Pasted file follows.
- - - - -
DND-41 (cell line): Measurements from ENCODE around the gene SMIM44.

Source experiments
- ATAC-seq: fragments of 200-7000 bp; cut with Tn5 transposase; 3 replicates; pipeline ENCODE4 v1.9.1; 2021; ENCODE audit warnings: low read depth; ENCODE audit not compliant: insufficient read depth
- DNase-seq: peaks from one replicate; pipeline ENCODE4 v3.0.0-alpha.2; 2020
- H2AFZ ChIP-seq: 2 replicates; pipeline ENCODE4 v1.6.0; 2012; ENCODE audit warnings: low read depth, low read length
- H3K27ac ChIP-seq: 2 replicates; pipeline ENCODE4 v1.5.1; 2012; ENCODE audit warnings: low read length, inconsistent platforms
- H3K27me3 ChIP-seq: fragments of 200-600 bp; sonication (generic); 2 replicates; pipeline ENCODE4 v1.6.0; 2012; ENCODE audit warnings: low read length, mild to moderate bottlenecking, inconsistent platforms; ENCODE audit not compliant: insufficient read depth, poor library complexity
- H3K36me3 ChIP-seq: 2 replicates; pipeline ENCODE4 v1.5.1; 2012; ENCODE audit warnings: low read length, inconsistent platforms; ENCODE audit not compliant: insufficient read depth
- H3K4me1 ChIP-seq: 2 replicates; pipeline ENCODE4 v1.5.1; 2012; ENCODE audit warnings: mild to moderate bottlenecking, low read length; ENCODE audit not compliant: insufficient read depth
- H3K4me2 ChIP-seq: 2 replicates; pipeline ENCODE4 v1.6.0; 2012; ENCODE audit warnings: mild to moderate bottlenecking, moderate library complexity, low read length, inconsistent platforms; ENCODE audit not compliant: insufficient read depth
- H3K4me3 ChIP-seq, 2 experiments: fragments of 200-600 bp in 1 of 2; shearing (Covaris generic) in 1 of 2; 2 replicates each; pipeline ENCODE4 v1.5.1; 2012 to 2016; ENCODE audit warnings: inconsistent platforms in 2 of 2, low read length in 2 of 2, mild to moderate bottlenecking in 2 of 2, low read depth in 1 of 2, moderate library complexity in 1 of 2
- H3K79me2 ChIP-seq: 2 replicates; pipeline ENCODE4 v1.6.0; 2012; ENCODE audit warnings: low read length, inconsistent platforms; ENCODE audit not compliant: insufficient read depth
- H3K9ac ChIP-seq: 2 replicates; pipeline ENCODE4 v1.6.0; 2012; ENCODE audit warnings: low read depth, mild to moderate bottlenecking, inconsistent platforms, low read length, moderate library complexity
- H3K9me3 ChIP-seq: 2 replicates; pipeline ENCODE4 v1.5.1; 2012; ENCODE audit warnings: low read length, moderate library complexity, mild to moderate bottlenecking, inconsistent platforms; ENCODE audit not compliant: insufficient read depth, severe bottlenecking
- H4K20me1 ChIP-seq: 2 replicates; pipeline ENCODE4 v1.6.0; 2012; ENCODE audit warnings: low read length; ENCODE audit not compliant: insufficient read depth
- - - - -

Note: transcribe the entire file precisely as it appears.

DND-41 (cell line): Measurements from ENCODE around the gene SMIM44.

Source experiments
- ATAC-seq: fragments of 200-7000 bp; cut with Tn5 transposase; 3 replicates; pipeline ENCODE4 v1.9.1; 2021; ENCODE audit warnings: low read depth; ENCODE audit not compliant: insufficient read depth
- DNase-seq: peaks from one replicate; pipeline ENCODE4 v3.0.0-alpha.2; 2020
- H2AFZ ChIP-seq: 2 replicates; pipeline ENCODE4 v1.6.0; 2012; ENCODE audit warnings: low read depth, low read length
- H3K27ac ChIP-seq: 2 replicates; pipeline ENCODE4 v1.5.1; 2012; ENCODE audit warnings: low read length, inconsistent platforms
- H3K27me3 ChIP-seq: fragments of 200-600 bp; sonication (generic); 2 replicates; pipeline ENCODE4 v1.6.0; 2012; ENCODE audit warnings: low read length, mild to moderate bottlenecking, inconsistent platforms; ENCODE audit not compliant: insufficient read depth, poor library complexity
- H3K36me3 ChIP-seq: 2 replicates; pipeline ENCODE4 v1.5.1; 2012; ENCODE audit warnings: low read length, inconsistent platforms; ENCODE audit not compliant: insufficient read depth
- H3K4me1 ChIP-seq: 2 replicates; pipeline ENCODE4 v1.5.1; 2012; ENCODE audit warnings: mild to moderate bottlenecking, low read length; ENCODE audit not compliant: insufficient read depth
- H3K4me2 ChIP-seq: 2 replicates; pipeline ENCODE4 v1.6.0; 2012; ENCODE audit warnings: mild to moderate bottlenecking, moderate library complexity, low read length, inconsistent platforms; ENCODE audit not compliant: insufficient read depth
- H3K4me3 ChIP-seq, 2 experiments: fragments of 200-600 bp in 1 of 2; shearing (Covaris generic) in 1 of 2; 2 replicates each; pipeline ENCODE4 v1.5.1; 2012 to 2016; ENCODE audit warnings: inconsistent platforms in 2 of 2, low read length in 2 of 2, mild to moderate bottlenecking in 2 of 2, low read depth in 1 of 2, moderate library complexity in 1 of 2
- H3K79me2 ChIP-seq: 2 replicates; pipeline ENCODE4 v1.6.0; 2012; ENCODE audit warnings: low read length, inconsistent platforms; ENCODE audit not compliant: insufficient read depth
- H3K9ac ChIP-seq: 2 replicates; pipeline ENCODE4 v1.6.0; 2012; ENCODE audit warnings: low read depth, mild to moderate bottlenecking, inconsistent platforms, low read length, moderate library complexity
- H3K9me3 ChIP-seq: 2 replicates; pipeline ENCODE4 v1.5.1; 2012; ENCODE audit warnings: low read length, moderate library complexity, mild to moderate bottlenecking, inconsistent platforms; ENCODE audit not compliant: insufficient read depth, severe bottlenecking
- H4K20me1 ChIP-seq: 2 replicates; pipeline ENCODE4 v1.6.0; 2012; ENCODE audit warnings: low read length; ENCODE audit not compliant: insufficient read depth